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Despite VC firms scaling down investments, India adds 14 unicorns in last 6 months

Despite funding for start-ups drying up and investors becoming cautious about the investments they are making, India has added 14 unicorns in the last six months, thereby retaining the third rank in the ‘Global Unicorn Index 2022 Half-Year Report’, according to a report by analytics firm Hurun India. The report also noted that 56 unicorns have been founded by Indians based out of the country and the total number of unicorns founded by Indians stands at 124.

The start-up ecosystem in India is the third largest in the world after the US and China, having 625 and 312 unicorns, respectively. In India, the unicorn bandwagon is led by edtech player Byju’s ($22 billion), food delivery startup Swiggy ($11 billion), and fantasy gaming company Dream11 ($8 billion). 

As of September 1, 2022, India houses 77,473 start-ups, as per the data provided by the Union Ministry of Commerce & Industry.

Anas Rahman Junaid, MD and Chief Researcher at Hurun India, commenting on the rankings, observed that these developments points towards the fact that India’s start-up environment is growing at a never-seen-before pace. 

“Probably the pandemic has hastened the disruption of traditional businesses and helped in the ascendancy of start-ups. Slowly, the ecosystem is achieving the desired maturity and resilience,” Junaid added.

However, despite these rankings, another report, brought out by Hurun India four days ago, shows that funding for start-ups has indeed seen a decline, not just in India but globally as well. 

Similarly, echoing the Hurun India findings, an Ernst & Young report also revealed that PE/VC investments in the country in July this year were the lowest in over a year, both in terms of value and volume, which stood at $3 billion. Investors have been treading on the investment path safely. Several factors can be attributed to the trend.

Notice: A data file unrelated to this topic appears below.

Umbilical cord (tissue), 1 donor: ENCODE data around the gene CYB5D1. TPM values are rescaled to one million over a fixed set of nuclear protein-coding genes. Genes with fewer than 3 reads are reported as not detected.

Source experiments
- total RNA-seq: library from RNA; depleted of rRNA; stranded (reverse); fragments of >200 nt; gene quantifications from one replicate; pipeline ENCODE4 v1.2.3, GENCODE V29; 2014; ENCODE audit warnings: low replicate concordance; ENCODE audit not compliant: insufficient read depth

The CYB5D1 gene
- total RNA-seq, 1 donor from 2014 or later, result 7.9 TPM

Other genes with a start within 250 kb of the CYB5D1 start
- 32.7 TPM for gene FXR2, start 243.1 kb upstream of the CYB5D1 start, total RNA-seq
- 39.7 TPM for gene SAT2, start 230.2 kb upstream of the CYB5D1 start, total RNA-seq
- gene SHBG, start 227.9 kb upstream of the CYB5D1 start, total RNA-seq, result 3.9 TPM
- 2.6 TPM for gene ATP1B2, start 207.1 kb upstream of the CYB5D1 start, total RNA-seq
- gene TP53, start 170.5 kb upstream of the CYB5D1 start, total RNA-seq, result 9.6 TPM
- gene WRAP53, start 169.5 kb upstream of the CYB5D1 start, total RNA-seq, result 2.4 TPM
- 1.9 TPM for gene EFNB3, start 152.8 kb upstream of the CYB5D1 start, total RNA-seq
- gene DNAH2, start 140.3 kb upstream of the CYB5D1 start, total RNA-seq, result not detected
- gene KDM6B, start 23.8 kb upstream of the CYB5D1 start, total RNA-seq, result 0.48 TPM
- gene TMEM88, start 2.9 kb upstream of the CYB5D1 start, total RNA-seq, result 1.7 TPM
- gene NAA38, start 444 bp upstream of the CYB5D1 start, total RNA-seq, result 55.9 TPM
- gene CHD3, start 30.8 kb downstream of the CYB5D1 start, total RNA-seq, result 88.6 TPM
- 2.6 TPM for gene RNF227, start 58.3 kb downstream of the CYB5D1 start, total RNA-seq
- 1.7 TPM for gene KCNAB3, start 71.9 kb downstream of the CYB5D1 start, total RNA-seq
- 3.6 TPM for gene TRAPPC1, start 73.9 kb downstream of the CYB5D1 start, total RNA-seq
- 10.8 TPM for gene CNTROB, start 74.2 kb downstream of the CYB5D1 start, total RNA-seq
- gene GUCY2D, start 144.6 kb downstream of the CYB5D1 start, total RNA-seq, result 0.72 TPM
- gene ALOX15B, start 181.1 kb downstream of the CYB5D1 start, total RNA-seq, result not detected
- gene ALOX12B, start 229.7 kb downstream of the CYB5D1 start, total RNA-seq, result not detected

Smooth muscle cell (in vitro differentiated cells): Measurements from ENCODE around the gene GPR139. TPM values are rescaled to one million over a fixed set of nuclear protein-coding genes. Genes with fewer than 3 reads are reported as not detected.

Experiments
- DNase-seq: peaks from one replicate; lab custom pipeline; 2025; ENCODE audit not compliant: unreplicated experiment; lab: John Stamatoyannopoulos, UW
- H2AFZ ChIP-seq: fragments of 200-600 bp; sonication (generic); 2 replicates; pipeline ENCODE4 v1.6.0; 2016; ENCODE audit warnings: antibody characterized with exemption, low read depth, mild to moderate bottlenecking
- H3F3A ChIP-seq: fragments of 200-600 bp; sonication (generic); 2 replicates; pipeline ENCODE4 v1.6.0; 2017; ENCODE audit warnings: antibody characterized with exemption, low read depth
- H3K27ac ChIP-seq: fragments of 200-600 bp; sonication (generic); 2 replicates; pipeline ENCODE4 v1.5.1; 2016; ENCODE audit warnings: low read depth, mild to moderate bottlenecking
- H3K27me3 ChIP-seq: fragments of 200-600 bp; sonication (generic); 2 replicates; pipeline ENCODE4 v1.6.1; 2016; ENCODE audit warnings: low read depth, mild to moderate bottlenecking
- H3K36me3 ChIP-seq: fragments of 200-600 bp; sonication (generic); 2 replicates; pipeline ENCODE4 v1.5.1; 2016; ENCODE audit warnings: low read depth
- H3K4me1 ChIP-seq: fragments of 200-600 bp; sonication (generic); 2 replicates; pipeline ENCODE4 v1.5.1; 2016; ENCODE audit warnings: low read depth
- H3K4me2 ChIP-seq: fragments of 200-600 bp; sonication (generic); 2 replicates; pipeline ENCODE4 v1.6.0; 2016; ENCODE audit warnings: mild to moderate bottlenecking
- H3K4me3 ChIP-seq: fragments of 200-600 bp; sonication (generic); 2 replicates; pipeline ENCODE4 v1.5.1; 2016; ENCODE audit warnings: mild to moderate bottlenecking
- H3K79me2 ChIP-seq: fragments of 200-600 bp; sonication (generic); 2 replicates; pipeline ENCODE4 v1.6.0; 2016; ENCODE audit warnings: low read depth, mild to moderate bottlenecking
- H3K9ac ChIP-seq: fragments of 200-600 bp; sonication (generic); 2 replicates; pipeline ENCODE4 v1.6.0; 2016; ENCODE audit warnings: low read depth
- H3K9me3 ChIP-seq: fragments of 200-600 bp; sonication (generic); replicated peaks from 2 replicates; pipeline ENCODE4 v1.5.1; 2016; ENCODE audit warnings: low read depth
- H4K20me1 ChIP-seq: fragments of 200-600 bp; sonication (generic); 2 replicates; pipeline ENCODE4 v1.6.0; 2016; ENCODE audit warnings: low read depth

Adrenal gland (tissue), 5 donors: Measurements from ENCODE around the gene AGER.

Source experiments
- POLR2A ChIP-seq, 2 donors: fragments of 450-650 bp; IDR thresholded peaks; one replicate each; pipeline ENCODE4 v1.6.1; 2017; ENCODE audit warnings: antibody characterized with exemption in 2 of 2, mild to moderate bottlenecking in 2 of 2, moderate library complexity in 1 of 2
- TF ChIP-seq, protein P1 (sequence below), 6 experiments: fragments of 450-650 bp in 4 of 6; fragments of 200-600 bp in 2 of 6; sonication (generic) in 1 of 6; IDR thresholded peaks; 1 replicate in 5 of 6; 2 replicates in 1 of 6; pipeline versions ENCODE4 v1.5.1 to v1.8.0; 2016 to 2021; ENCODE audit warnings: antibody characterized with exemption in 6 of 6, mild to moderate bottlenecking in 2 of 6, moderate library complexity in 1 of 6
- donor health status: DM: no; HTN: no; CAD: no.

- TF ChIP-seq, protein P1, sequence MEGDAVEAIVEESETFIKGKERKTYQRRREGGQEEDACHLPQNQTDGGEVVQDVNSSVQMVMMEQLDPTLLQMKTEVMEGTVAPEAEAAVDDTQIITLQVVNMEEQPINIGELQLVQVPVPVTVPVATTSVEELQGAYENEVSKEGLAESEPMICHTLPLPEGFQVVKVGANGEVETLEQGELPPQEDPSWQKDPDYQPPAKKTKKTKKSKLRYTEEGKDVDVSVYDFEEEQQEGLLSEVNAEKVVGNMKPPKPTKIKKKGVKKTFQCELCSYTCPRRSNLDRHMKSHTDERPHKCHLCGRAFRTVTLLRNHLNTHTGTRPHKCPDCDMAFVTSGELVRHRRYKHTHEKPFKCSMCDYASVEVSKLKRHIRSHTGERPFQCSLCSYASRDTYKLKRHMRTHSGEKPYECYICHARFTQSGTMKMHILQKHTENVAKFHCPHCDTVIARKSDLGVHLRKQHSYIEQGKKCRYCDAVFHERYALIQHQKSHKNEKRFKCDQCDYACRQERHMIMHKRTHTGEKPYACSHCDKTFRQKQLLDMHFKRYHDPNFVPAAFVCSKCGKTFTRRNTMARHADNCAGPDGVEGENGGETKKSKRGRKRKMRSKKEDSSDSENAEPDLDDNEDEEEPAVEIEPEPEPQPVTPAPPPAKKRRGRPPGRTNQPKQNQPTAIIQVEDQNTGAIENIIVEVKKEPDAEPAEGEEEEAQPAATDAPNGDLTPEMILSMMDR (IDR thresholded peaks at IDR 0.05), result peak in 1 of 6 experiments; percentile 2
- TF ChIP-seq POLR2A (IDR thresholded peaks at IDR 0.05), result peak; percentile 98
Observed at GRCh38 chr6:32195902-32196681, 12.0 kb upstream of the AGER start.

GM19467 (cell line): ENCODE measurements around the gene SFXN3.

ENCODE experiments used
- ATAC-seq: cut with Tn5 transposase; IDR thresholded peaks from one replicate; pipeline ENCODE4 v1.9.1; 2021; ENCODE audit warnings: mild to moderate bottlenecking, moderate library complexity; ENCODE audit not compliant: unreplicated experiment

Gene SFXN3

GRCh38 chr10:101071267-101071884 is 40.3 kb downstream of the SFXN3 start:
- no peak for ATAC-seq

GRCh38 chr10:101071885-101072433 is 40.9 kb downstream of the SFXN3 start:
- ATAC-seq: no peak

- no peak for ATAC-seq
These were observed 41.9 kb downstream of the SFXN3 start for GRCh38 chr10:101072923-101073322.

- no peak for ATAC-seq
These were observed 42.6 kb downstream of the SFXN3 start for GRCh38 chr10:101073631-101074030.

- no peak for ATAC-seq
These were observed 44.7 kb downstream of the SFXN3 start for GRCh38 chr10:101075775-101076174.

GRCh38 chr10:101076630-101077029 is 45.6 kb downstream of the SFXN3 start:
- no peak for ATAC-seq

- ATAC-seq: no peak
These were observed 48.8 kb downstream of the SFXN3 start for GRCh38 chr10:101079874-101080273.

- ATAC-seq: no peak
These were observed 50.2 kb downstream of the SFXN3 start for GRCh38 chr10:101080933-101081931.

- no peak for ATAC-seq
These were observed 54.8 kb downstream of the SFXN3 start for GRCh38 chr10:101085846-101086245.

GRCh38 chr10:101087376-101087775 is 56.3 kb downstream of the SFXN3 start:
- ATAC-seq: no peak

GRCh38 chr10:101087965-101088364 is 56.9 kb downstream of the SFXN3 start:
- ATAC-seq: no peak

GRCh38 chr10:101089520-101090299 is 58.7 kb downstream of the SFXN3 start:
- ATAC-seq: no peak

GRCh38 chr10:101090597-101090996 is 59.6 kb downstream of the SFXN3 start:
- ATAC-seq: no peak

In the second Hurun report, Junaid clarified that with the combined effects of inflation and the complicated geopolitical situation, along with the below-par performance of many tech IPOs, there is now a sharper focus on unit economics, at least from the perspective of PE/VC firms. 

After going through a rapid rise in funding last year, amidst macroeconomic uncertainty, several top PE/VC firms have been scaling down their investments into start-ups. Moreover, the high-profile stock listing of some famous tech companies too have been lacklustre. Fintech firm Paytm, for instance, witnessed a less-than-decent run at the stock market when it went live with its IPO. Food delivery start-up, Zomato’s shares too has seen the bull and the bear run in equal amounts at the stock market. Other start-ups, such as cab-hailing company Ola and Ritesh Agarwal-led OYO, that were slated to announce their stock market debuts, have also taken a back seat. Marquee investors such as SoftBank, Tiger Global, and more are also showing restraint in the investments they are infusing. Masayoshi Son’s ambitious company, known for its investments in tech companies, marked down 284 companies in its portfolio during the last quarter, which included hundreds of unlisted companies.

The start-ups too have been feeling the weight of this dry spell. Unacademy’s founder, Gaurav Munjal, recently said in a note to his employees that the company is going to take measures to slash the expenses including eliminating complimentary meals for employees, no business class travel for anyone and even removing dedicated drivers for its top executives, indicating the online education platform’s need to put profitability above everything else. 

Apart from start-ups and VCs, the policymakers are also getting ready to delve deeper into the funding and valuation exercise. 

There are media reports, for instance, suggesting that the market regulator, Securities and Exchange Board of India (SEBI) has reportedly reached out to private equity and venture capital firms urging them to share information regarding their valuation practices and processes, indicating that high valuations of the start-ups may come under the scanner in the coming times. 

However, despite the hype around everything that is happening, Junaid remained positive of the start-up ecosystem’s potential in the long-run. Calling it “resilient”, he said, “The pinch felt in the valuation exercise and extra scrutiny of deliverables could help in broad basing the system,” he said.

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